Karl Golovin says the way to honor JFK on his birthday May 29 is to:
“peaceably and simultaneously assemble in communities across the U.S. and world, but especially on the public terraces of The Kennedy Center, Washington, D.C., petitioning by your presence for: 1) Immediate release, in full, of all still secret assassination-related records; 2) Reining in of the CIA to its original, intelligence-only mandate; 3) Establishment of a specific date for annual, global recognition of John Kennedy’s life by vigilance in ending the intimidation of government secrecy and the violence it perpetuates, shining the light of transparency in governments everywhere.”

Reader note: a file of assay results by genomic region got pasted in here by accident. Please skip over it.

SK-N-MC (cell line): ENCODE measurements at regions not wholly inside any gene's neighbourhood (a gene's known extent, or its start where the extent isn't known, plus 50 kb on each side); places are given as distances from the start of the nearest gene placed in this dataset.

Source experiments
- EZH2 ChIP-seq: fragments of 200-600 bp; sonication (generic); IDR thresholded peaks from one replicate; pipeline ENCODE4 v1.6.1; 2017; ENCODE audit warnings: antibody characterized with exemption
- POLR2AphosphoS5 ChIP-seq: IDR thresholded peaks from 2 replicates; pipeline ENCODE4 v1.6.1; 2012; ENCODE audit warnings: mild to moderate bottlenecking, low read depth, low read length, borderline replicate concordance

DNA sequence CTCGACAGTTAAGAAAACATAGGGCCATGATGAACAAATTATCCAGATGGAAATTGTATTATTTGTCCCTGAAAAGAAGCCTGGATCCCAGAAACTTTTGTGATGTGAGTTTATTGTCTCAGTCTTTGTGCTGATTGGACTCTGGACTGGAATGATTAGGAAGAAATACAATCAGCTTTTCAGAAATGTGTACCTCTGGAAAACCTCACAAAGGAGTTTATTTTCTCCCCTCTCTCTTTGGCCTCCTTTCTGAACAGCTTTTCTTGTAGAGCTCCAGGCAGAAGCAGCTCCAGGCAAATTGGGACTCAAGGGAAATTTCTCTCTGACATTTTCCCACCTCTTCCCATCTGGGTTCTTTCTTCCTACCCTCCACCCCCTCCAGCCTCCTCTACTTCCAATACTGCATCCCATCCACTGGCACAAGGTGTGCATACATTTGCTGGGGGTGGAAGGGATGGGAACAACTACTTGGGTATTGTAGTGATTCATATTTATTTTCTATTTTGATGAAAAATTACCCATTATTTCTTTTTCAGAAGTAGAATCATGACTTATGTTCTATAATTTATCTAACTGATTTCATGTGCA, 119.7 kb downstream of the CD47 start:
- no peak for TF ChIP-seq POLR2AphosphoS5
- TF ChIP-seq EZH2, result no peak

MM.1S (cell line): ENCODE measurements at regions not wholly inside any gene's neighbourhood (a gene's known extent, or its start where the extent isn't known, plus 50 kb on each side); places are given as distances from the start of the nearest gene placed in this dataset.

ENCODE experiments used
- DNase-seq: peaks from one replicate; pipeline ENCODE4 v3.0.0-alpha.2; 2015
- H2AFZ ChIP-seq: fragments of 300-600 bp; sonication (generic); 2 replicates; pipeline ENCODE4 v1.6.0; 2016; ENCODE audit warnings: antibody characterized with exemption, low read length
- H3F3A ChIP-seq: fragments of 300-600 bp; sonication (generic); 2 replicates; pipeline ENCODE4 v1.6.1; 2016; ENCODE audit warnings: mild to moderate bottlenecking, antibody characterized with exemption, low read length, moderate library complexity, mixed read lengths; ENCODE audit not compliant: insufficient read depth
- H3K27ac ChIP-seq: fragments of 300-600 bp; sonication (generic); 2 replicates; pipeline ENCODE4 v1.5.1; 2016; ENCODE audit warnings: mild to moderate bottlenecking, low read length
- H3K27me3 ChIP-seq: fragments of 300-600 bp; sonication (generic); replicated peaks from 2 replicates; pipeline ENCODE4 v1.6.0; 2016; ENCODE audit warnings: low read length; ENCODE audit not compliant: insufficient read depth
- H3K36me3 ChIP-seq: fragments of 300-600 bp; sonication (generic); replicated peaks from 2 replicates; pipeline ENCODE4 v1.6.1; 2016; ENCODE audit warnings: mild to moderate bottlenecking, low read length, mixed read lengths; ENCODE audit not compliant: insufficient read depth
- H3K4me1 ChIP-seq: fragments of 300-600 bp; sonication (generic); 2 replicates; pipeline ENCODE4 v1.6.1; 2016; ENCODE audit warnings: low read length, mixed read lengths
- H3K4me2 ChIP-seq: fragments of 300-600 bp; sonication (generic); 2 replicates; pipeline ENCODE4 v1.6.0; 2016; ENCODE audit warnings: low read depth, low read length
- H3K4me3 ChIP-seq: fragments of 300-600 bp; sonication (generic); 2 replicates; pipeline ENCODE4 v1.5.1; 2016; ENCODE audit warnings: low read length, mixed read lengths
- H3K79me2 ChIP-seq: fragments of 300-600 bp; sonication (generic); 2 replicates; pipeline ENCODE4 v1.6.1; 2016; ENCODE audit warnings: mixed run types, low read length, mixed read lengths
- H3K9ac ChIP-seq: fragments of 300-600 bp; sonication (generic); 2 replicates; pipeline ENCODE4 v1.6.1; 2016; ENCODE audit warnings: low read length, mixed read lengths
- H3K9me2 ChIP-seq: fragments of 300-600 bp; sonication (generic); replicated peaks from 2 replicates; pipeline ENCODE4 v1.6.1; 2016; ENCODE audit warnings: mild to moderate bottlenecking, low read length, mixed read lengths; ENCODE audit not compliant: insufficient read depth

Golovin is calling for a gathering at the Kennedy Center for the Performing Arts here in Washington tomorrow, May 29, to publicize these demands.
I’m going to go, despite my reservations about Golovin: the imagery of JFK with a band-aid on his head is offensive; his 9/11 conspiracy theories are not offensive, just lame; and his refusal to work with like-minded people is self-defeating. He’s an amateur in the best and worst senses of the word.
But on the core question of secret JFK records, Golovin’s demands are reasonable and his insistence on action is admirable. I can attest from personal experience that “working within the system” to achieve full JFK disclosure isn’t working.
We need to do more and his gathering is a start.